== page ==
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The Democratic Strategist

Political Strategy for a Permanent Democratic Majority

AIG Bonus Coverage: A Pinata

Nate Silver has a fascinating post up today at 538.com, based on his gleanings from the news aggregator Memeorandum, analyzing the spread of the AIG bonus story.
It all started with a Washington Post article posted online last Saturday night, and, after a very brief lull, it steadily emerged as a mega-story:

On Sunday, the story gained significant steam throughout the liberal blogosphere. By 3 PM, according to Memeorandum, 20 independent (e.g. not related to a major media outlet) blogs had picked up some variant of the AIG story, of which 16 (by my count) have a definitive liberal orientation. There was then an additional round of attention later in the day, this time mostly coming from the mainstream media, after AIG’s counterparty list was released, and as the papers began to release content online from their Monday editions.
AIG-related affairs continued to dominate the discussion on Monday after Barack Obama said he wanted to block the bonuses and amidst speculation about the political fallout. Over the course of the day, the discussion tended to shift from liberal blogs to mainstream media channels.
Then yesterday (Tuesday), the story got bigger rather than smaller, becoming the subject of about twice as much discussion as it had been 24 hours earlier. Noteworthy about yesterday is that conservative blogs, which had been slow on the trigger initially, finally started to cover the story en masse, perhaps sensing the potential for embarrassment to the Administration.

This pattern isn’t that surprising when you think about it for a bit. The “liberal blogosphere” is divided between people who strongly oppose financial industry bailouts, and those who don’t, or who at least have some sympathy for the reasons for them. Both camps have every reason to get angry about the AIG bonuses, so both gave the story attention. MSM coverage followed news hooks (though by now, of course, it’s migrated on to coverage of the public reaction as a news item in itself). And while fairly big majorities of conservative bloggers claim to deplore financial industry bailouts, they don’t generally like to “demagogue” about high corporate pay (after all, it’s the low-income mortgage-holders who are really to blame, right?), so they ignored the story until it became about an apparent mistep by Obama and Geithner.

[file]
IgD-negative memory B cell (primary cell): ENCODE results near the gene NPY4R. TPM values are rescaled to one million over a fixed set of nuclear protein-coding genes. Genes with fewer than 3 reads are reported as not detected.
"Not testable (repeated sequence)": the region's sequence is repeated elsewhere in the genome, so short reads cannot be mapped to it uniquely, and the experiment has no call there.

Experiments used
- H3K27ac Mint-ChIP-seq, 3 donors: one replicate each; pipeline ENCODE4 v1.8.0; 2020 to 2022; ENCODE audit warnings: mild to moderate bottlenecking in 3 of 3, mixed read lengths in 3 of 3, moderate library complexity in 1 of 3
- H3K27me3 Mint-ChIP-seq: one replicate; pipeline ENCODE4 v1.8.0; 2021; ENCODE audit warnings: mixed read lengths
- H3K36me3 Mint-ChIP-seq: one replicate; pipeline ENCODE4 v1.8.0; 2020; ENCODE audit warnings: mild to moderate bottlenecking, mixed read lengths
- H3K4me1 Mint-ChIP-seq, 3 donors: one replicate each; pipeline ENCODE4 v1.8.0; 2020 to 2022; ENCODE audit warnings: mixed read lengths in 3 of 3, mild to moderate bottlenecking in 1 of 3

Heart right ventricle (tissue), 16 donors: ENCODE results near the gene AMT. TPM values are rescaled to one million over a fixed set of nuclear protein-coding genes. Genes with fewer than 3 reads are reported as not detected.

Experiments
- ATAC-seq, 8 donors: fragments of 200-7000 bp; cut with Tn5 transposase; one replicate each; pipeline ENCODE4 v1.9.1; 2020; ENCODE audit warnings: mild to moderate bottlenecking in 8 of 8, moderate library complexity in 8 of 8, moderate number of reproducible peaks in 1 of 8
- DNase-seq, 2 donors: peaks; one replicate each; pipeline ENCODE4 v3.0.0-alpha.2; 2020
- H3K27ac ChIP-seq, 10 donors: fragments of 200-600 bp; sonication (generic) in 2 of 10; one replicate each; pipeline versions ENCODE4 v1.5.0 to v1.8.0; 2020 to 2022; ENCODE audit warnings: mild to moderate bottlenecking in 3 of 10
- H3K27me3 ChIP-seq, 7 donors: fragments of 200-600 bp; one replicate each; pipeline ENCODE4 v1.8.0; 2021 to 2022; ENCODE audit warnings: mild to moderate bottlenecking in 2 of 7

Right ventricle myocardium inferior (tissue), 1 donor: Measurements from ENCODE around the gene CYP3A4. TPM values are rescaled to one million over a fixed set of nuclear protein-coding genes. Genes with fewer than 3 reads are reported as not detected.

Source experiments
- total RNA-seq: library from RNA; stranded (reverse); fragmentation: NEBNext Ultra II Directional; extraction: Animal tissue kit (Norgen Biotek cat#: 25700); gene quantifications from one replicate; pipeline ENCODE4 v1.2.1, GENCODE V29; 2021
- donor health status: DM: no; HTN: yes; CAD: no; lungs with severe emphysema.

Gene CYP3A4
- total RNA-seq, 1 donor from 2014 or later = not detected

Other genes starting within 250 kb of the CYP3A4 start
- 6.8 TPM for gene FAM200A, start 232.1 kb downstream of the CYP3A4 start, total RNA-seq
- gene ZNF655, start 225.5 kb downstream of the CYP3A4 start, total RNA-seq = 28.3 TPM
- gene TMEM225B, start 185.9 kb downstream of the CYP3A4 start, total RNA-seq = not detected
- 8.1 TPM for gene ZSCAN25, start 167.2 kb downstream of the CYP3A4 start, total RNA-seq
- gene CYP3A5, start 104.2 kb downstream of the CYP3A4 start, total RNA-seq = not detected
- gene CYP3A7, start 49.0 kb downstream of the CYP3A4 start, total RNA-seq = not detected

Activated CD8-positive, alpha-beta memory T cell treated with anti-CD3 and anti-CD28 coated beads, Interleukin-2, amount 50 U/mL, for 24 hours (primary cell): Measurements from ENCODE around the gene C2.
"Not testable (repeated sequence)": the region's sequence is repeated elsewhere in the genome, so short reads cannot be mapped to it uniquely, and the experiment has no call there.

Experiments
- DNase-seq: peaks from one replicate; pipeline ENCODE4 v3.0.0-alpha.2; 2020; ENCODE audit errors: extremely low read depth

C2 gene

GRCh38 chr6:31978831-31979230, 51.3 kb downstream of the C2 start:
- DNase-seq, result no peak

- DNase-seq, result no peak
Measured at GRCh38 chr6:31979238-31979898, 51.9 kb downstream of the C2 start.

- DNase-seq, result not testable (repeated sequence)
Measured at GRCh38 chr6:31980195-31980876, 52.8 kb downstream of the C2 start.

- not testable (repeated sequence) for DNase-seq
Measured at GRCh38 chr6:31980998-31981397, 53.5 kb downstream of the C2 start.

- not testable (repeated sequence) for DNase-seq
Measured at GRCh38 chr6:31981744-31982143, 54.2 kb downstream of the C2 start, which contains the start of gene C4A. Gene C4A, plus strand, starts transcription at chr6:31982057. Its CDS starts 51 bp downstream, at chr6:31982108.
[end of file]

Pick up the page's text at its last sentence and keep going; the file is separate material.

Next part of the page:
But what Nate’s talking about is significant: the stories that tend to build and build and become mega-stories feeding on themselves are those which attract heated commentary from different directions. When the story quickly morphs from one of corporate greed to one of “liberal” incompetence, it becomes a pinata that gets whacked hither and yon.
If you think of the AIG bonus story in terms of the amount of time that is necessary for a blogger to read and digest a news item, and then a news reporter to read a blog post, it actually developed pretty slowly. But from the perspective of a White House trying to deal with the substance of a very complex issue while monitoring and influencing the reaction, it must have seemed viral. And there’s only so much you can do via “damage control” once the story is whizzing around. It’s all the more reason to realize that careful strategic analysis of the negative news almost certain to emerge from a complex mess like the AIG meltdown and bailout is a very wise investment of time, if only to limit the number of people who leap on a breaking story from all sides of the political spectrum.

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